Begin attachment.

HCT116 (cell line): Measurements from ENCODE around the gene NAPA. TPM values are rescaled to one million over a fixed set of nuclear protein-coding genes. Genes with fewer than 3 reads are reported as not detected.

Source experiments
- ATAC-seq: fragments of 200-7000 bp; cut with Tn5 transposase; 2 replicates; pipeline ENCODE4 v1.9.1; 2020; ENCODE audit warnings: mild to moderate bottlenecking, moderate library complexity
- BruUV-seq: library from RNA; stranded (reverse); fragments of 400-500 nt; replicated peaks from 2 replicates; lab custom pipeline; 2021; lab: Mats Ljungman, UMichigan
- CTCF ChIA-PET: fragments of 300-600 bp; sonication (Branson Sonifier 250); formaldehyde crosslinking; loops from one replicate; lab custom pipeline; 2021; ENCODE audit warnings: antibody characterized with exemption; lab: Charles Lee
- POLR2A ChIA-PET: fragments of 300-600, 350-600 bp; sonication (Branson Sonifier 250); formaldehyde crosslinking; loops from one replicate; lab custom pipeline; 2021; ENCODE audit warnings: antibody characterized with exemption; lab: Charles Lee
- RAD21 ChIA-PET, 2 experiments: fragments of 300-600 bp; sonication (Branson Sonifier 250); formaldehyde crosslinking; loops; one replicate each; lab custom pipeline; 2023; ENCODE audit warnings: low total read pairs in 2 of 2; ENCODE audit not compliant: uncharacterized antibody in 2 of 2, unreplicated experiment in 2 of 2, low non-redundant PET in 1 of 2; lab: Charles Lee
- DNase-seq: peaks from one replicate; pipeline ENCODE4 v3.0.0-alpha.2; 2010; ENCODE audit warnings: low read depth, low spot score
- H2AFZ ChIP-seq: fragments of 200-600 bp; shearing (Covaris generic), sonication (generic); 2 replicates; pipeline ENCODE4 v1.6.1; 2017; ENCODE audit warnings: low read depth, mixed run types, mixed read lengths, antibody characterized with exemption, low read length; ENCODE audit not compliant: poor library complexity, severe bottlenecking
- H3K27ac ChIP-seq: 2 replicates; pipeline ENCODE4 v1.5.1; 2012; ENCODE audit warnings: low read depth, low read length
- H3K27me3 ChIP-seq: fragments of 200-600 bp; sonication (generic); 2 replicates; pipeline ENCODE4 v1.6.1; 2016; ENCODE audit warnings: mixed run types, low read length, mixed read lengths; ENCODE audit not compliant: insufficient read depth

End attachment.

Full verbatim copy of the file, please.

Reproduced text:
HCT116 (cell line): Measurements from ENCODE around the gene NAPA. TPM values are rescaled to one million over a fixed set of nuclear protein-coding genes. Genes with fewer than 3 reads are reported as not detected.

Source experiments
- ATAC-seq: fragments of 200-7000 bp; cut with Tn5 transposase; 2 replicates; pipeline ENCODE4 v1.9.1; 2020; ENCODE audit warnings: mild to moderate bottlenecking, moderate library complexity
- BruUV-seq: library from RNA; stranded (reverse); fragments of 400-500 nt; replicated peaks from 2 replicates; lab custom pipeline; 2021; lab: Mats Ljungman, UMichigan
- CTCF ChIA-PET: fragments of 300-600 bp; sonication (Branson Sonifier 250); formaldehyde crosslinking; loops from one replicate; lab custom pipeline; 2021; ENCODE audit warnings: antibody characterized with exemption; lab: Charles Lee
- POLR2A ChIA-PET: fragments of 300-600, 350-600 bp; sonication (Branson Sonifier 250); formaldehyde crosslinking; loops from one replicate; lab custom pipeline; 2021; ENCODE audit warnings: antibody characterized with exemption; lab: Charles Lee
- RAD21 ChIA-PET, 2 experiments: fragments of 300-600 bp; sonication (Branson Sonifier 250); formaldehyde crosslinking; loops; one replicate each; lab custom pipeline; 2023; ENCODE audit warnings: low total read pairs in 2 of 2; ENCODE audit not compliant: uncharacterized antibody in 2 of 2, unreplicated experiment in 2 of 2, low non-redundant PET in 1 of 2; lab: Charles Lee
- DNase-seq: peaks from one replicate; pipeline ENCODE4 v3.0.0-alpha.2; 2010; ENCODE audit warnings: low read depth, low spot score
- H2AFZ ChIP-seq: fragments of 200-600 bp; shearing (Covaris generic), sonication (generic); 2 replicates; pipeline ENCODE4 v1.6.1; 2017; ENCODE audit warnings: low read depth, mixed run types, mixed read lengths, antibody characterized with exemption, low read length; ENCODE audit not compliant: poor library complexity, severe bottlenecking
- H3K27ac ChIP-seq: 2 replicates; pipeline ENCODE4 v1.5.1; 2012; ENCODE audit warnings: low read depth, low read length
- H3K27me3 ChIP-seq: fragments of 200-600 bp; sonication (generic); 2 replicates; pipeline ENCODE4 v1.6.1; 2016; ENCODE audit warnings: mixed run types, low read length, mixed read lengths; ENCODE audit not compliant: insufficient read depth